Hot dogs are one of the most iconic American foods. They are staples of ball games, picnics and Fourth of July celebrations.
Among the many brands of American hot dogs that are sold today, Nathan’s Famous hot dogs often stand out as being one of the more successful brands in the country. The secret to their success wasn’t just the secret recipe used to create their hot dogs, but also their clever marketing strategies throughout the years.
In 1916, Nathan Handwerker and his wife, Ida, opened a hot dog stand on Coney Island. Using the secret recipe from Ida’s grandmother, they began selling hot dogs to the public for a nickel a piece. In order to promote the hot dog stand, Nathan tried a bevy of marketing tactics.
One of the main problems was that his hot dogs were decidedly cheaper than the competitions. This could lead to the idea that his hot dogs were of lower quality. In order to combat this, he hired young men wearing white jackets to stand in front of his stand, eating hot dogs.
Those who observed these well dressed, higher class gentlemen enjoying the hot dog quickly concluded that the food must be of good quality.
Another marketing effort was a hot dog eating contest. While there are disputes about when Nathan’s Hot Dog Eating contests first began, legend has it that the first hot dog eating contest happened in 1916.
Four hungry men, all in an argument about who was the most patriotic, challenged one another to a hot dog eating contest, hosted by Nathan’s stand.
From then on, every year on the Fourth of July, Nathan has hosted a hot dog eating contest. While this is mostly an apocryphal story, the circulated story was meant to generate buzz and interest in hot dogs.
Yet, not all marketing efforts of the Nathan’s stand on Coney Island were well thought out. In 1954, Nathan Handwerker went on a business trip to Miami. His son, Murray Handwerker, would be left in charge of the stand.
Original film footage of Coney Island around 1940.
As entrepreneurial minded as his father, Murray enjoyed figuring out ways to sell hot dogs to the masses. It was this eagerness to find a marketing gimmick that would cause a strange and embarrassing case for the Nathan’s brand.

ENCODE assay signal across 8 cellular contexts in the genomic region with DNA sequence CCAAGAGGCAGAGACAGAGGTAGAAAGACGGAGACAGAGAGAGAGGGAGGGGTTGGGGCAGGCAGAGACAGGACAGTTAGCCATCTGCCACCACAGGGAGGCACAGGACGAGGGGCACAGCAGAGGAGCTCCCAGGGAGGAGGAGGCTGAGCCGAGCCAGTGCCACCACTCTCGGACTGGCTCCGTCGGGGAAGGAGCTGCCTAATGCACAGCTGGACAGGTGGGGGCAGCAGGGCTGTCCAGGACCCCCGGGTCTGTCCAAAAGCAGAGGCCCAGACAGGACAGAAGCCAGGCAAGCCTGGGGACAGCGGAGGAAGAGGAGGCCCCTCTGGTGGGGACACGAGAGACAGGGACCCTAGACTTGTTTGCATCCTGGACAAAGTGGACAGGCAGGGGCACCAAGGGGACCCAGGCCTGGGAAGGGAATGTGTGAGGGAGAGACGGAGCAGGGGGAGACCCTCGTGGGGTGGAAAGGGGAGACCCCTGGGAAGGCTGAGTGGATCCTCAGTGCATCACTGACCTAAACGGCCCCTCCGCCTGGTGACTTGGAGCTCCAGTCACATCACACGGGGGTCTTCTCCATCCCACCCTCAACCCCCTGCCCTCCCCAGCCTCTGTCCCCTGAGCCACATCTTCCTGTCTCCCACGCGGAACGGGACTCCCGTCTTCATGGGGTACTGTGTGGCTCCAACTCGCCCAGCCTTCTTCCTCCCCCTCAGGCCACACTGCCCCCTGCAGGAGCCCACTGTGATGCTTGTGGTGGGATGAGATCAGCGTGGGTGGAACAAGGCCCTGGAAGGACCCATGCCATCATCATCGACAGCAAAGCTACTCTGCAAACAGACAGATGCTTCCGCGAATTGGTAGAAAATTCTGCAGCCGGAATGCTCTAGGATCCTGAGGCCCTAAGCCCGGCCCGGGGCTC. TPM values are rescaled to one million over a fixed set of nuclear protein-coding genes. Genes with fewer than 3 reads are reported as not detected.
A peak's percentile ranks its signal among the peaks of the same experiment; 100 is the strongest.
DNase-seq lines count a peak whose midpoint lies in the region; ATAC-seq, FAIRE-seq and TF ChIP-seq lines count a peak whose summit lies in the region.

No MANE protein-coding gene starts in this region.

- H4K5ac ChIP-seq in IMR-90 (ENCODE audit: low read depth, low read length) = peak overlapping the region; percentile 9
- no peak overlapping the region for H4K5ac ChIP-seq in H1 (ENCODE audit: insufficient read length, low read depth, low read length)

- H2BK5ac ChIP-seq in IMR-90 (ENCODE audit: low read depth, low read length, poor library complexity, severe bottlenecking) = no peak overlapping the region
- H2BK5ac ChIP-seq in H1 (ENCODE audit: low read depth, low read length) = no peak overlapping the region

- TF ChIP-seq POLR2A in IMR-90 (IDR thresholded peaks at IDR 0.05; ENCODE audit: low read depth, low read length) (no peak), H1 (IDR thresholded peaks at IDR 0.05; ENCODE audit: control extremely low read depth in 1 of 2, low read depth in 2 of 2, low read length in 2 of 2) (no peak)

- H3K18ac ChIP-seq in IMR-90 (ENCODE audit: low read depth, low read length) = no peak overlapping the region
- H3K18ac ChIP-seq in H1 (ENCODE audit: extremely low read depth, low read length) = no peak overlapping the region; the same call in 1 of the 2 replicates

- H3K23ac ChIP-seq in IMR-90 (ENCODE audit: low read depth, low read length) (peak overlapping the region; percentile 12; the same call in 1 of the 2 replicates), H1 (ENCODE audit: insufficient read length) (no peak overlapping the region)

A stranger, a huckster of sorts, by the name of Leif Saegaard arrived one day at Murray’s stand. Quite curiously, Mr. Saegaard had acquired an embalmed finback whale and was looking to rent it out as an attraction.
Saegaard proposed to Murray a deal that would make them both money. Nathan’s would pay to rent out the whale carcass and place it on display in a lot next door. The whale’s display would bring in spectators who, upon being so close to a hot dog stand, would purchase something to eat after observing the curiosity.
Murray Handwerker saw merits to the plan and agreed to the man’s plan. He paid to have the 75-foot-long, 70-ton whale placed on display in the hopes of generating more foot traffic towards his stand. The plan was ill-conceived due to a few factors, but the biggest one was the fact that there was nothing to protect the whale carcass from the burning heat of the sun.
The first few days of the display went fine, but as soon as a heat wave came across Coney Island, the whale began to break down and rot under the hot sun. Of course, a rotting carcass next to a hot dog stand would have the complete opposite effect of what Murray had been trying to achieve. The wretched stench of whale caused onlookers to quickly take their leave, without buying a hot dog.
Indeed, for the next few days, people steered clear of Nathan’s Famous Hot Dogs. Complaints were made by other businesses and the health department was about to get involved in the debacle. The whale had to be disposed of and returned to the ocean before Nathan’s could return back to business as usual, which cost even more money to achieve.
In the end, a furious Nathan Handwerker would return from his trip to scold his son for the marketing ploy. It’s safe to say that they both learned a valuable lesson — never put a whale or other large animal corpse on display next to your hot dog stand.
Andrew Pourciaux is a novelist hailing from sunny Sarasota, Florida, where he spends the majority of his time writing and podcasting.